Did I mention we have two cats as well? One of them is a sweet-natured ginger tom. I think he would be quite good pals with Charlie if it wasn’t for the fact that our other moggie – the ginger’s mother and an unpredictable naughty tortie – keeps hissing and spitting at Charlie and has attempted to swipe him a couple of times. As a result the poor puppy (who just wanted to make friends) now barks ferociously at both the cats.  Add to the mix a “young adult” (who turns thirteen this month) and you have a mental setup. I think my husband is beginning to unravel at the seams. I’m just about still sane. Thankfully it won’t always be like this. I’m already starting to see a change in Charlie as training is coming on in leaps and bounds. He knows ‘sit’, ‘stay’, ‘leave it’ and ‘watch me’. The last two need some work in the hope that he and the cats can live in harmony. We’re also working on ‘drop it’ – I don’t fancy wrestling a dog for the next few years each time I want to put my shoes on to take him out or having him slide around the house by his teeth on my trouser legs…

This is a totally new experience for all of us, having never owned a dog before. I knew it would be a lot of work but really didn’t appreciate how much. Charlie arrived sooner than anticipated too – after years of talking about getting a dog, my dear cunning husband brought him home after months of secret planning as an unexpected surprise! People aren’t kidding when they say it’s like having a baby in the house. Except I think a newborn baby would be easier, at least it would stay still!  

Do you have a dog? What training ‘fun’ have you encountered and what do you remember about the first few days? 

A thorn in my toe but toe-tally worth it.

They say writing can be a lonely occupation, and when you’re at home all day with a little one it’s essential to have something outside of that, or you face going stir-crazy from the lack of adult company. So after some searching on the internet for something suitable, I decided to join a writers group last week.

I almost didn’t make it to the Northampton Writers Group. I had it in my mind that I wouldn’t be able to find the group’s location and was convinced that I would end up trudging back home in a foul temper from a failed mission – which was to find an outlet for my adult self, away from the fun yet challenging world of motherhood. I was already running slightly late and beginning to worry a little about my lateness, however I arrived in the town with five minutes to spare. I ran down the dank, dull stair case of the multi-storey car park then spilled out on to the electric-lit street and was swept up by hordes of people making their way up the road. Almost everyone was protected by an umbrella and as the fizzy droplets of rain began to soak into my hair, I realised the weather was a lot worse than I had perceived. I marched my way up past the theatre, leaving the wave of night-lifers behind as they entered, only to be met with an oncoming sea of more people. As I dodged my way through them, a sharp sting shot through my toe and I yelped, lifting my injured foot instinctively, before ducking into a doorway out of the rain to investigate the source of the attack. I looked around me; it was cold, it was raining, it was dark. And here I was stood in a doorway with one boot off, looking soggy and bedraggled. Perhaps this wasn’t the best time to remove my sock. I pulled at the material around my toe to no avail, whatever had caused me to flinch wasn’t going to reveal itself so I replaced my boot and continued to storm through the weather, which was getting worse. Droplets of water were beginning to gather at the ends of my fringe; before long it would be dripping from the end of my nose. I used the side of my foot while walking to avert any further embedding of the offending foreign object, and ploughed through town, earning myself some rather strange looks for my hurried hobbling. With the greatest relief, the shops were in sight and I knew my destination couldn’t be far away, the details of the whereabouts of the meet at the forefront of my mind. I walked. Then I walked some more. And I walked, and I walked, desperate for shelter as I felt the puddles begin to filter through my boots. My foot began to throb from the effort of walking at an angle and the sting in my toe was spreading with an unpleasant heat. Just as I was about to turn around and head back to the comfort and safety of my car, my destination revealed itself like a light at the end of the tunnel, as if someone above had cast a light on the building to show me sanctuary. Never more pleased to see an unfamiliar dwelling, I hobbled round the house looking for a way in, slightly perturbed at the lack of notices or lights coming from inside. After trying a dark, uninviting front door, I located a door at the side of the building, which miraculously opened for me, where I was greeted (and clearly expected) by the chair-person of the group – Morgen Bailey – and welcomed inside. With the introductions out the way and me dripping all over the floor, I apologised for my drowned-rat appearance and swiftly excused myself as I ducked into the rest room to dry myself off and inspect my wound, where I found… a thorn in my toe. How it got there is irrelevant. The fact that I soldiered on through pain, doubt and pouring rain to get to my destination was probably the most liberating thing I had done all week.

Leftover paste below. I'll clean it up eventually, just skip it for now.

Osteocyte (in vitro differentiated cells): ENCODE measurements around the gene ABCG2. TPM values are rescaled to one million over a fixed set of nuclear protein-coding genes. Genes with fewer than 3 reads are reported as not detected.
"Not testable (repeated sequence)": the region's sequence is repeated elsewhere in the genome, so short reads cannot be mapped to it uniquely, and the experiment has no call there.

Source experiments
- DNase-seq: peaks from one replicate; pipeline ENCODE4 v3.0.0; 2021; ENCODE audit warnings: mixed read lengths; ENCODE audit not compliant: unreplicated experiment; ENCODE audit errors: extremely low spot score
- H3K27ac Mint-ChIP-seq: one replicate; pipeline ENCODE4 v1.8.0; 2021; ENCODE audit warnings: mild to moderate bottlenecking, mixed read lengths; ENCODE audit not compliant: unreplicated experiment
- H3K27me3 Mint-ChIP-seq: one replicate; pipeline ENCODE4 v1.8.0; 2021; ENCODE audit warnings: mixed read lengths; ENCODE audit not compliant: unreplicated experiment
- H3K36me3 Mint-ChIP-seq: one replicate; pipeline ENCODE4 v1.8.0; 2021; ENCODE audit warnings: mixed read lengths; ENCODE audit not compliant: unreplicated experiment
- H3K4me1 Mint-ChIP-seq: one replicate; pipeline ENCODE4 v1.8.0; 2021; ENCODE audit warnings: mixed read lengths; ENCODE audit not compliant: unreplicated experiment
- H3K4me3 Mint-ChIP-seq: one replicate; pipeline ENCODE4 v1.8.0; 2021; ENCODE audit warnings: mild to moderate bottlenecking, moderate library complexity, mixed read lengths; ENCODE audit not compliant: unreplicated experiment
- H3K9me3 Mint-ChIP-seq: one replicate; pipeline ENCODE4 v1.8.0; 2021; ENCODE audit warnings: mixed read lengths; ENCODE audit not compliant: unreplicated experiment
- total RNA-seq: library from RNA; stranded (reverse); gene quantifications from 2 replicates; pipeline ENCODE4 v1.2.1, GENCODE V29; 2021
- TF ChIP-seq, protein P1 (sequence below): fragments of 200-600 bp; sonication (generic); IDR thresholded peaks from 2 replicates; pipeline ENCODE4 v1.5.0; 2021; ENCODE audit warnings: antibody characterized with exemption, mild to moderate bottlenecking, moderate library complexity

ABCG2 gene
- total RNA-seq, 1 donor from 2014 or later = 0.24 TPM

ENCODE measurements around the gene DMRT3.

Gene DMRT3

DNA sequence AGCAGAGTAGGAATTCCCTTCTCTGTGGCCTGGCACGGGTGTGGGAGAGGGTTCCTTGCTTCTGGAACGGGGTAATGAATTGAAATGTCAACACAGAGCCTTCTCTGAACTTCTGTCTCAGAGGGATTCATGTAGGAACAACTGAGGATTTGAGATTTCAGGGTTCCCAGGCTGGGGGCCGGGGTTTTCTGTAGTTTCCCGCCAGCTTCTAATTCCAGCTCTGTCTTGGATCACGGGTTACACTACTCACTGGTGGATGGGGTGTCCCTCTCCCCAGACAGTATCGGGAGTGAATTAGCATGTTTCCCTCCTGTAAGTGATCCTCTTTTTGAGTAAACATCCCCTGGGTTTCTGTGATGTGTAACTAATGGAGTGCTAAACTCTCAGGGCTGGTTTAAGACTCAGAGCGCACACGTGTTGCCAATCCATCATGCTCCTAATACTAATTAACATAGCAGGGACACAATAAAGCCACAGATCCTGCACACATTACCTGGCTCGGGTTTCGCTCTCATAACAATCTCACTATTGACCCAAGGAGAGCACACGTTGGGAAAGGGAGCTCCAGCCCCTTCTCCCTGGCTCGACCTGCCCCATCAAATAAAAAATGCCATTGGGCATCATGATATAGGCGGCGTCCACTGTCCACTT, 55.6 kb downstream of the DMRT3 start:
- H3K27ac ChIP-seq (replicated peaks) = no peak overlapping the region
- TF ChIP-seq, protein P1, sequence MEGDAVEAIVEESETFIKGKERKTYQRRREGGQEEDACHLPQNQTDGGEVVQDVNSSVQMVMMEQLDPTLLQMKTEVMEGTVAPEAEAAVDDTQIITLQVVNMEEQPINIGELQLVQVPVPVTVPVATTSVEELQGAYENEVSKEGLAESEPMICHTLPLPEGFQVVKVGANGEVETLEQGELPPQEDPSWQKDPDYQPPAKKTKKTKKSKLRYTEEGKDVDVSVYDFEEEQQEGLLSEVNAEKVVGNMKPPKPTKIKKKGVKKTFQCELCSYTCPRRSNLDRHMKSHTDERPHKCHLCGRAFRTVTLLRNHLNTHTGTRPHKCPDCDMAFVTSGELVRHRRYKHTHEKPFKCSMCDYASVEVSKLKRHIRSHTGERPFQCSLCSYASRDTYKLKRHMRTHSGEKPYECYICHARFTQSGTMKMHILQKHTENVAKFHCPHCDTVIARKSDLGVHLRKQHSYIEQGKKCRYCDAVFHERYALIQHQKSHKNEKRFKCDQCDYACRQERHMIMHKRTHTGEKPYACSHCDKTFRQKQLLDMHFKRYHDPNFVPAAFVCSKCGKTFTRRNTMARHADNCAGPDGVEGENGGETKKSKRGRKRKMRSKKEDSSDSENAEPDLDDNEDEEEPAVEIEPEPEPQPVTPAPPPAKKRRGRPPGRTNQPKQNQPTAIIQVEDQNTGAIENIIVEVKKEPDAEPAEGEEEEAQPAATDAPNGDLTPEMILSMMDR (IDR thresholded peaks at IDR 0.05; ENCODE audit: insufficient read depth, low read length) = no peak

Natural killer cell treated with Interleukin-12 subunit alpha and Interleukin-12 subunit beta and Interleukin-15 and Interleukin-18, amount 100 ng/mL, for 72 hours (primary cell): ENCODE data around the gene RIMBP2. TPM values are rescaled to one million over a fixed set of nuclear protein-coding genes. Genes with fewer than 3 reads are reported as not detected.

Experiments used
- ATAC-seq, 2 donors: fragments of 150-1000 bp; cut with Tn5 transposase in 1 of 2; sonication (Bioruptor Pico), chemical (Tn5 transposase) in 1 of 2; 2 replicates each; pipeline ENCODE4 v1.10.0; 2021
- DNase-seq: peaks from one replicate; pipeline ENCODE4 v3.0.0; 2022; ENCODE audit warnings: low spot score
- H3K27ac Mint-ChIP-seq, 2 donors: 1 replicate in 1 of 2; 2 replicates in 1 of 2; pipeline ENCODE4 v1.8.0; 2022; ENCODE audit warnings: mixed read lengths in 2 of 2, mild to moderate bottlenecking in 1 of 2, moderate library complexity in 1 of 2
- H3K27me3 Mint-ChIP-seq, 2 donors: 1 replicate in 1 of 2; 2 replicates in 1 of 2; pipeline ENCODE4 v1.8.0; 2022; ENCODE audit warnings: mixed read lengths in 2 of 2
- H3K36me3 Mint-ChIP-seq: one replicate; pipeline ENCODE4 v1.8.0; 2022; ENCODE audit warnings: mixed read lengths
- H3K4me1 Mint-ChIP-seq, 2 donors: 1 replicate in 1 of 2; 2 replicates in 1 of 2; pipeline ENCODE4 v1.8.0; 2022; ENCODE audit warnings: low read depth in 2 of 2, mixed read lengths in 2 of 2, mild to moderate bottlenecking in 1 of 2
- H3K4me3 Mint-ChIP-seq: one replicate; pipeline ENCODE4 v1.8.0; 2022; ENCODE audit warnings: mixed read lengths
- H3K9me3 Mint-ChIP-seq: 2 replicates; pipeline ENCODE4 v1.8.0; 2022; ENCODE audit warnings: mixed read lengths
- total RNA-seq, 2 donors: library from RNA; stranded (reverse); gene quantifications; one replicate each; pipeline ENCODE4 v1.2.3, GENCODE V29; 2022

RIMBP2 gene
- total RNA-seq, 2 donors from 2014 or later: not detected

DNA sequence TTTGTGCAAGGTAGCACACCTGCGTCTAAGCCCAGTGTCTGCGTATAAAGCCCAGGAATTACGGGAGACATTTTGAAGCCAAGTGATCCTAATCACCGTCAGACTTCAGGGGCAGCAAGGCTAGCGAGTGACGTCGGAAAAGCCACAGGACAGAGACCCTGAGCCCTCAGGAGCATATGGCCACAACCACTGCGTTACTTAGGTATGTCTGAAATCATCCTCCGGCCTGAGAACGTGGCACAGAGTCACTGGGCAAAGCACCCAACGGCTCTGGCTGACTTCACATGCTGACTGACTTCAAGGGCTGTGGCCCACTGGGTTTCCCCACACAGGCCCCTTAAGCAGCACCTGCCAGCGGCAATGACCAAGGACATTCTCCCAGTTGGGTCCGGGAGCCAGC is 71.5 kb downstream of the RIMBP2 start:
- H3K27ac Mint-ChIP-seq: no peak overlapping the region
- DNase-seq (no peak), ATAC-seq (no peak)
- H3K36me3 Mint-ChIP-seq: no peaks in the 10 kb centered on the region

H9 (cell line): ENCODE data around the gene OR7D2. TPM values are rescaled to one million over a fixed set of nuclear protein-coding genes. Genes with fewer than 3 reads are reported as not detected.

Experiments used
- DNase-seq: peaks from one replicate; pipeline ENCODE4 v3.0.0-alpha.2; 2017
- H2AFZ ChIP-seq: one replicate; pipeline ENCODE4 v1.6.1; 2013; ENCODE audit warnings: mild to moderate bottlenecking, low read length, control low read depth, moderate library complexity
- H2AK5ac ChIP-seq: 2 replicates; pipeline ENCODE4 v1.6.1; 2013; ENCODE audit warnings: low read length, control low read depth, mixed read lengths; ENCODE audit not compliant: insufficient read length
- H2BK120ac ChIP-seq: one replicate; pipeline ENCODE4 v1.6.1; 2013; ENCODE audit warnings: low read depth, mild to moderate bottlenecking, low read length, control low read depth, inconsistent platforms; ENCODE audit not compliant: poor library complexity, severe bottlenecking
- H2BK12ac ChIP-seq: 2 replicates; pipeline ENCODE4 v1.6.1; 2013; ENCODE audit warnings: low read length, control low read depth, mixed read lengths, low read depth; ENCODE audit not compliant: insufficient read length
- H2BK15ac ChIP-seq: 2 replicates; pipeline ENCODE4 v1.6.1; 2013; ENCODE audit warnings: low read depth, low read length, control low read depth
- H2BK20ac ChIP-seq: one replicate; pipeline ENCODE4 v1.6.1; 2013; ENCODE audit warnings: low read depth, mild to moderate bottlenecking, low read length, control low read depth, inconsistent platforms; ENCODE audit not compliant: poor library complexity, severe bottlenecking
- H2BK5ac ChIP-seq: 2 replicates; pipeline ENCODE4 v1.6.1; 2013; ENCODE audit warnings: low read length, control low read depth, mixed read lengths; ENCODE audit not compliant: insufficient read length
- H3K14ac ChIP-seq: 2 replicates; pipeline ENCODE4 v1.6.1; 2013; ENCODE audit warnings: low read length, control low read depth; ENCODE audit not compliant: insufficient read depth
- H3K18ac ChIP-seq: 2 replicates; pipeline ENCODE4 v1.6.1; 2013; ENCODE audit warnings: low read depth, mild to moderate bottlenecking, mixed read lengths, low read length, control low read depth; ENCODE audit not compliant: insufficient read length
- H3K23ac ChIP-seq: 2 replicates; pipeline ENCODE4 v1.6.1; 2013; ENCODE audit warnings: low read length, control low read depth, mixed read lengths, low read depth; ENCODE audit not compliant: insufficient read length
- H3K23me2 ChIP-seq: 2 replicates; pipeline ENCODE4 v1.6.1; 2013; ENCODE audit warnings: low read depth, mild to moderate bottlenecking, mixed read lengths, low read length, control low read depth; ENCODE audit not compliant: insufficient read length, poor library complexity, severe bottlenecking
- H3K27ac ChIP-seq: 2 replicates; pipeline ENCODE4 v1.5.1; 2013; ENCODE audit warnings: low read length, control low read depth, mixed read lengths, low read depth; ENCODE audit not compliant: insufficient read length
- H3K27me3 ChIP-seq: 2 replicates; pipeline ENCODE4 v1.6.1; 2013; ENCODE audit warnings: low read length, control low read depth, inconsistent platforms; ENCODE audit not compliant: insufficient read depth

I met a wonderful group of warming, welcoming writers, where we listened, read our work (apart from me who arrived totally unprepared) and paused for a cuppa, a chat and a custard cream (very thoughtfully provided by another member). I’m so glad I ignored my inner doubts and forced myself to go.

Next week is an Easter theme, for which I’ve written a poignant poem and am looking forward to getting some feedback. For anyone who is thinking of joining a writers group, I strongly recommend it. You’ll meet some wonderful, like-minded, down-to-earth characters.  After all, we all need that little bit of something for ourselves.